I’m gearing up to lead a series of poetry and creative writing workshops in Highbridge and Burnham-on-Sea for super brilliant Somerset-based arts charity Take Art (http://www.takeart.org/) who I have had the pleasure to work for before. The workshop are running through July and August and are going to be going on in Schools, Youth Groups and Community Centres around the two towns. Some workshops are open access so anyone in the area should contact Take Art for further info!
I’m performing at Glastonbury this weekend on the Poetry & Words stage. I’m very nervous and super excited. This beautiful write-up from fellow poet and official Glastonbury blogger Deanna Rodger has made me feel a bit less nervous though!..
‘Sally Jenkinson –
Oh yes! This post may just be my favourite to write!!! I LOVE this woman, I love her face her hugs her chatter her laugh and most importantly her words. Subtle and gentle, she lifts you through her poems of complicated feeling as if you are silk in a late summer breeze, and as if that wasn’t enough she has the most endearing stage chatter. Get your hugs ready! See her on stage on Friday at 13.40 and Saturday at 12.25′
I called this blog post ‘Home and Away’ because I’m home, techinically, home, as in, back in Bristol, but I’m away a lot with gigs and stuff at the moment. So I’m home and away. Also, I’ve just got back from Australia, where the TV show Home and Away was set. It’s funny, see?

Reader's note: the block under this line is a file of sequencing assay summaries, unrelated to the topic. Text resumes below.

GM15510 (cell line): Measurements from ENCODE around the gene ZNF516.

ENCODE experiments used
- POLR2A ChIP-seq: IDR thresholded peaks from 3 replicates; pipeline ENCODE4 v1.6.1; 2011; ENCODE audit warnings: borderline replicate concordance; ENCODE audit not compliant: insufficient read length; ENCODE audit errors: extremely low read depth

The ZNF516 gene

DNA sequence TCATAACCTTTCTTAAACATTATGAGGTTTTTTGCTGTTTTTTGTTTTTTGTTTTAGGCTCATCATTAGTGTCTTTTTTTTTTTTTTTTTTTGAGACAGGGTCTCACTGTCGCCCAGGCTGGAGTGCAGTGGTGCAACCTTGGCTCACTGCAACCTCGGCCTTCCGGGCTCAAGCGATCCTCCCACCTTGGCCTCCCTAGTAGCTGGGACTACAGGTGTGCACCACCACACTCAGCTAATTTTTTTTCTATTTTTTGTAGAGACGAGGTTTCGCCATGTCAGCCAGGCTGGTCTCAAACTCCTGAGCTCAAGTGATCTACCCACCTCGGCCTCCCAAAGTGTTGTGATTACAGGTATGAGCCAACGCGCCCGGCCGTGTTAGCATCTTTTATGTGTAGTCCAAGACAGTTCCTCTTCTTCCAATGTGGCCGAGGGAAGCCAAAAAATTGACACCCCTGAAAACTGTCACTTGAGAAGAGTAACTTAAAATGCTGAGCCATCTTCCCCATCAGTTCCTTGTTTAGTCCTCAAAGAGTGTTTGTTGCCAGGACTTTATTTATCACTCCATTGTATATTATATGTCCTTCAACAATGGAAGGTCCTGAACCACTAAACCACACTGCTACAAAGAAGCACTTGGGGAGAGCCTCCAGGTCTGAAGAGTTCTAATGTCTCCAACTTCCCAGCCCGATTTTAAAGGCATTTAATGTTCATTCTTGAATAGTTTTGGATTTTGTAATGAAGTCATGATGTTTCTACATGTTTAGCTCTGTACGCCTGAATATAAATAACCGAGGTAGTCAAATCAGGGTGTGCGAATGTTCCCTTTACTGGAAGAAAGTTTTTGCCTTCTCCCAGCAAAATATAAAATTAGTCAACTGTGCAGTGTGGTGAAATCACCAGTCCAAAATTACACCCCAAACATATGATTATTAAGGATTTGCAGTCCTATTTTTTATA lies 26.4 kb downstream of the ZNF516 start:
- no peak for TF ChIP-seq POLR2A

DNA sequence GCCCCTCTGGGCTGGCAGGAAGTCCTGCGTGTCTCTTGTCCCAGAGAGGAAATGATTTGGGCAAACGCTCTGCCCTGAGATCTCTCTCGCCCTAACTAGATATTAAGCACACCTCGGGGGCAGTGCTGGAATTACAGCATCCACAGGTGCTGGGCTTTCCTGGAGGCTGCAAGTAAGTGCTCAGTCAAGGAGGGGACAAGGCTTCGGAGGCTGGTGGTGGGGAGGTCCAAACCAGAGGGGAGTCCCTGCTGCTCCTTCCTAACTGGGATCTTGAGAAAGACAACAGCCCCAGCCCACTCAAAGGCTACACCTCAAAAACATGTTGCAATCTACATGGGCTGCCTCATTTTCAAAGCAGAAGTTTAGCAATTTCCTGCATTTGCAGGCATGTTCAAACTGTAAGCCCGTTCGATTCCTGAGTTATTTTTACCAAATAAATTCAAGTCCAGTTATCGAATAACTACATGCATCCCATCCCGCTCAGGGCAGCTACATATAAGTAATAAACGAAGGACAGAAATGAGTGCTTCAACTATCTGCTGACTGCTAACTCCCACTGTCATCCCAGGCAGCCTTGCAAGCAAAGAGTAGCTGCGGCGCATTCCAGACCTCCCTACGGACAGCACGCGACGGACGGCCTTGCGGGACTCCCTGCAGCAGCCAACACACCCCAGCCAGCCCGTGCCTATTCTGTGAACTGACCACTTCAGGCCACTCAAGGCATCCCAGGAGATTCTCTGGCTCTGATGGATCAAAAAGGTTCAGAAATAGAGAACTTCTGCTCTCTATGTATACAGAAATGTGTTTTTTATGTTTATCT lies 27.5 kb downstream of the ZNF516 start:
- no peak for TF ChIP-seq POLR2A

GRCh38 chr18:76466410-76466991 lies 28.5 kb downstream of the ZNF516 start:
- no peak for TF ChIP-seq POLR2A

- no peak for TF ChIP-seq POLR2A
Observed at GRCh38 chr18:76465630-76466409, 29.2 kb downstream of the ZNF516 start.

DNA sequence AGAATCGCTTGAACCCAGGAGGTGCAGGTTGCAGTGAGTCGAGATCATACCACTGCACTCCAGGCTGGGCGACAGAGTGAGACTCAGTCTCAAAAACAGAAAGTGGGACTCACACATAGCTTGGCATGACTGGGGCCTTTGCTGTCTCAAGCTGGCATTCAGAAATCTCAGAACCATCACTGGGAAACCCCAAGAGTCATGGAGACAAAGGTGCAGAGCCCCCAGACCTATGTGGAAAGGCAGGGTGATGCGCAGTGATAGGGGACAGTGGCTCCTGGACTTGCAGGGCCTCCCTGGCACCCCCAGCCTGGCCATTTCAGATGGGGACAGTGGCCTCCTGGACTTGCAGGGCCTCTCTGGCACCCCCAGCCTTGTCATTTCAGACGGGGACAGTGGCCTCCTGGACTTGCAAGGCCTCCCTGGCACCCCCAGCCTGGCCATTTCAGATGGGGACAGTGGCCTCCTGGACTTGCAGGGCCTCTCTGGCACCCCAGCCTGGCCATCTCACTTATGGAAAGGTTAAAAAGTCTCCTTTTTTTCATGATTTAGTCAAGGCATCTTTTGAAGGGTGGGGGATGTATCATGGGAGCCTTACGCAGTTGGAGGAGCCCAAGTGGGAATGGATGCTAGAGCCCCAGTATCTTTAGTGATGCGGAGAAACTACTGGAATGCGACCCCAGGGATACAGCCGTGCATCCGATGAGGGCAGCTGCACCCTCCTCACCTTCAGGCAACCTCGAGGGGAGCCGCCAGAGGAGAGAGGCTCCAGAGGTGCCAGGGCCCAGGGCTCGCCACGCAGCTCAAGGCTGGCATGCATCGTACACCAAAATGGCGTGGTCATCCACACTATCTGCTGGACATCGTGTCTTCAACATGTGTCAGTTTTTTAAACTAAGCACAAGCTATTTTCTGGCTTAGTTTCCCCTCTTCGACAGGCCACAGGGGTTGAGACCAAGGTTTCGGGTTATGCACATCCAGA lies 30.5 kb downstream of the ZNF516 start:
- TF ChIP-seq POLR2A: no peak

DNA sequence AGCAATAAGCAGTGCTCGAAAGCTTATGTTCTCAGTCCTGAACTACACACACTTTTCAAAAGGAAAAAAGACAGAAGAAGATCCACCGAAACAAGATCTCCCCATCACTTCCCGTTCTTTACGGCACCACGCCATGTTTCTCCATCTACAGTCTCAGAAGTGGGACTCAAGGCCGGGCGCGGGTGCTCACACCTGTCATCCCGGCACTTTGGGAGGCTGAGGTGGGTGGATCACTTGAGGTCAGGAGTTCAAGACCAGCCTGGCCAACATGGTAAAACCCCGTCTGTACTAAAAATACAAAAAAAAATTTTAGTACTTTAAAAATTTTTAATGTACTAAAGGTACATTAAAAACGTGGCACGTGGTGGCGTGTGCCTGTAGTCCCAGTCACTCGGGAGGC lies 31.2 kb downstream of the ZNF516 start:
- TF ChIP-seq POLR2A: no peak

I was in Australia for three months, touring our show ‘Folly’ at The Adelaide Fringe with my co-conspirator, troubadour and original South Australian babe Nuala Honan. We had a little home scattered with props-in-the-making and promotional paper aeroplanes and flyers and avocadoes and an army of ants and, I’ll be honest, makeup and dirty dresses and rinsed-out swimwear and bobby pins. We sweated, toiled, chatted-up, blagged and drove for miles to makes gigs happen in Adelaide and Melbourne. We nearly melted. We dipped in and out of the sea like it ain’t no thing. We owe an eternal debt of gratitude to the skills, kindness, hard work and generosity of Iggy, Marg and Liam Honan, Mark Fitzgerald, Chris May, Sim and George and The Grace Emily Hotel staff, Leigh and The Deli staff, the choas and delight and welcoming that is the Melbourne poetry scene, the brilliant and hardworking and SO friendly Adelaide Fringe, and Arts Council England and The British Council who gave us an Artist’s International Development Grant. Then we were home in England and it was rainy mid-March, and it felt like we might have dreamt the whole thing. But we DIDN’T, we DID IT, and we are better and braver and more consumate performers and artist for the experience. What a wonderful experience.
I wasn’t sure what projects would present themselves once I poked my head out of the jet-lag duvet, but there are exciting things afoot for the summer… The programme for the Wandering Word stage which I help to programme at Boomtown and Shambala festival is shaping up to be as beautiful, original and treat-spangled line-up of poetry and music as you could wish to see on one stage. We can’t wait for August!